Ofori-Atta Not Propagandist As Bawumia

Finance Minister Ken Ofori-Atta delivered the 2017 budget on Thursday, 2 March devoid of propaganda, the Minority in Parliament has said, and praised Mr Ofori-Atta for being different from Vice President Dr Mahamudu Bawumia.

“We note that the Finance Minister refrained from the unfortunate propaganda that other leaders of the NPP use to do, especially Vice President Mahamudu Bawumia, when it comes to discussing the economy,” Minority Leader Haruna Iddrisu told the press on Friday, 3 March at a press conference to present an alternative to Mr Ofori-Atta’s budget.

“He rightly acknowledged the significant contributions made in the management of the economy by the previous National Democratic Congress (NDC) government,” the Minority added.

Meanwhile, the Minority has said the government must come clean on which state assets it intends selling off in its effort to raise GHS1.8billion through listing of those assets on the Ghana Stock Exchange (GSE).

Mr Iddrisu said since the New Patriotic Party is known for a “tradition” of selling off state assets “whenever they are cash-strapped,” as they did to Ghana Telecom (now Vodafone) and Ghana Airport Company during the Kufuor administration, it was imperative for the government to let Ghanaians know which state assets are billed to be sold.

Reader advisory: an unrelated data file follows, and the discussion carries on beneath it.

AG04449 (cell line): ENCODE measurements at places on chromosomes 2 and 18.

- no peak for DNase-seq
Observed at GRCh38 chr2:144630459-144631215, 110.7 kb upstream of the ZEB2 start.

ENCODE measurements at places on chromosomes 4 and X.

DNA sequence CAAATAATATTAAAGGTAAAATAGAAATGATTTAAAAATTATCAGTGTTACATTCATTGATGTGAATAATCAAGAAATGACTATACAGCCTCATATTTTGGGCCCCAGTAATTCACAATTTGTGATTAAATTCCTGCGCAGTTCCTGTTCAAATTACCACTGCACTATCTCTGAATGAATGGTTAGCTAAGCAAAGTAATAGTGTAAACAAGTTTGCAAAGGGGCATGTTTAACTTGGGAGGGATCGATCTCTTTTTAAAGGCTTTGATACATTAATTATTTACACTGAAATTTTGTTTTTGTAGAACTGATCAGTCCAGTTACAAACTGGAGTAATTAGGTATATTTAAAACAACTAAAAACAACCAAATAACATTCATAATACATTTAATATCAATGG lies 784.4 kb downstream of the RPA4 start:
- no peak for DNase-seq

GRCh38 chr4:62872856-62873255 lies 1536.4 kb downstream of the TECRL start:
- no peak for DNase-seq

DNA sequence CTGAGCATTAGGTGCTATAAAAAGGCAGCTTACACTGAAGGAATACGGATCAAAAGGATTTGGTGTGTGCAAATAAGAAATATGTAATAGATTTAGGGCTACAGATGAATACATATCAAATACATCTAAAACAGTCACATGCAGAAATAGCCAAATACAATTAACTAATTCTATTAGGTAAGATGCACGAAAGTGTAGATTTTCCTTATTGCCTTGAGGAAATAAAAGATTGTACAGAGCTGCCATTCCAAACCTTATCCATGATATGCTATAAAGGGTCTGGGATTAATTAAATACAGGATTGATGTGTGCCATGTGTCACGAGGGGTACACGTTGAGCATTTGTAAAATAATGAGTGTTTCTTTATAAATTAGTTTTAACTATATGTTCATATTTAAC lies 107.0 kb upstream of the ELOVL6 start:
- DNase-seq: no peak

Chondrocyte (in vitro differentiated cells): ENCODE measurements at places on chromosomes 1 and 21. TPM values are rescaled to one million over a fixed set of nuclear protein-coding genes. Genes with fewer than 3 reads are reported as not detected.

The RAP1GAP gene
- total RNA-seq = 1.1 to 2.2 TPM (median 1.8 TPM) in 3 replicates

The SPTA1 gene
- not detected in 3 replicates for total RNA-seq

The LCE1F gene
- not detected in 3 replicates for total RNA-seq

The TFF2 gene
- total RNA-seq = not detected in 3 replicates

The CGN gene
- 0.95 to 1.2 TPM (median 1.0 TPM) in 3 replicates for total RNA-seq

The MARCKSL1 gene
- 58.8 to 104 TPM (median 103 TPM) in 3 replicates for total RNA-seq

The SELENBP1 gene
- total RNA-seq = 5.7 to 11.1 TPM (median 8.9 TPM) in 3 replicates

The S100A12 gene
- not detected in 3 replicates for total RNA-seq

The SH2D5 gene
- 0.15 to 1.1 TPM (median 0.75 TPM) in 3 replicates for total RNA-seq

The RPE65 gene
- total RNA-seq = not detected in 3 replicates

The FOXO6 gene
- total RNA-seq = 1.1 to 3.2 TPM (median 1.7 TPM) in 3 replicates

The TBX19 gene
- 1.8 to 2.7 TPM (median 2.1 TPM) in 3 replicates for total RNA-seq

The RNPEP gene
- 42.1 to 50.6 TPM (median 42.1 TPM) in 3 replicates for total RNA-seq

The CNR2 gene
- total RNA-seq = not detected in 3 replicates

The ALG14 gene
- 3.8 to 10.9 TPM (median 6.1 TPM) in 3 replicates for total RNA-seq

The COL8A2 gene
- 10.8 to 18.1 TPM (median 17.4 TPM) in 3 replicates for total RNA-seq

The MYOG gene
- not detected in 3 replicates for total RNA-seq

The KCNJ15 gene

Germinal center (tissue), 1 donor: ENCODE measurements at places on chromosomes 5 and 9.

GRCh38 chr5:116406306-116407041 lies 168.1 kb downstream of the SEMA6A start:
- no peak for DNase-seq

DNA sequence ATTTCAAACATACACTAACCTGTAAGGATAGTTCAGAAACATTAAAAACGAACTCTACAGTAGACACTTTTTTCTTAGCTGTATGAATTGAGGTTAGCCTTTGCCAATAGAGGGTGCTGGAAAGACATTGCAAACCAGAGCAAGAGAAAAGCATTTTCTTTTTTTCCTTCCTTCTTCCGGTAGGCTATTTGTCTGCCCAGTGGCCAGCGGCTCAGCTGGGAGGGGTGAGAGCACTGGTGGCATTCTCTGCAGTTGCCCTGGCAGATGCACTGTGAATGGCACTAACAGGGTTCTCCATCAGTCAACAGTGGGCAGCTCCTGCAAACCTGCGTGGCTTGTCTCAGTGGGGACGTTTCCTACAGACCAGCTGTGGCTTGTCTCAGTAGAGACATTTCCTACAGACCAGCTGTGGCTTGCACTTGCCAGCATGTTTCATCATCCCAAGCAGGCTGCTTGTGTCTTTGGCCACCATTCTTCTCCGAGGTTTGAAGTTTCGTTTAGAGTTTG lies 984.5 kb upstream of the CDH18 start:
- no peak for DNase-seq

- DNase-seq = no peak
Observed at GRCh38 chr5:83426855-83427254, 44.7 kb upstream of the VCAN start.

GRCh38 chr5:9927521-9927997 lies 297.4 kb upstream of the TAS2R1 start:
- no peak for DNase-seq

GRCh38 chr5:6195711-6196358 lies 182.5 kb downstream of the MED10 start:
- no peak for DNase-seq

President Nana Akufo-Addo, in his maiden State of the Nation Address hinted at a possible listing of state power producer Volta River Authority (VRA) and state power transmitter Ghana Grid Company Limited (GRIDCo) on the GSE.

Also, when Finance Minister Ken Ofori-Atta read the first budget of the new government in parliament, he said the government intended “divesting” its “holdings in some SOEs with a view to ensuring efficiency” as part of capital market development initiatives.

“This will include the sale of government shares in some SOEs and companies via a listing on the Ghana Stock Exchange,” Mr Ofori-Atta explained.

Minority Leader Haruna Iddrisu said: “In the interest of transparency and accountability, we demand that they [government] provide more information on which state assets they intend to sell in order to be able to raise the GHS1.8billion from the divestiture proceeds. We need to have an indication.”

According to Mr Iddrisu, GRIDCo and VRA can only be divested a “dongomi” rate – pittance – since they have major liabilities on their balance sheets which essentially devalues their worth.

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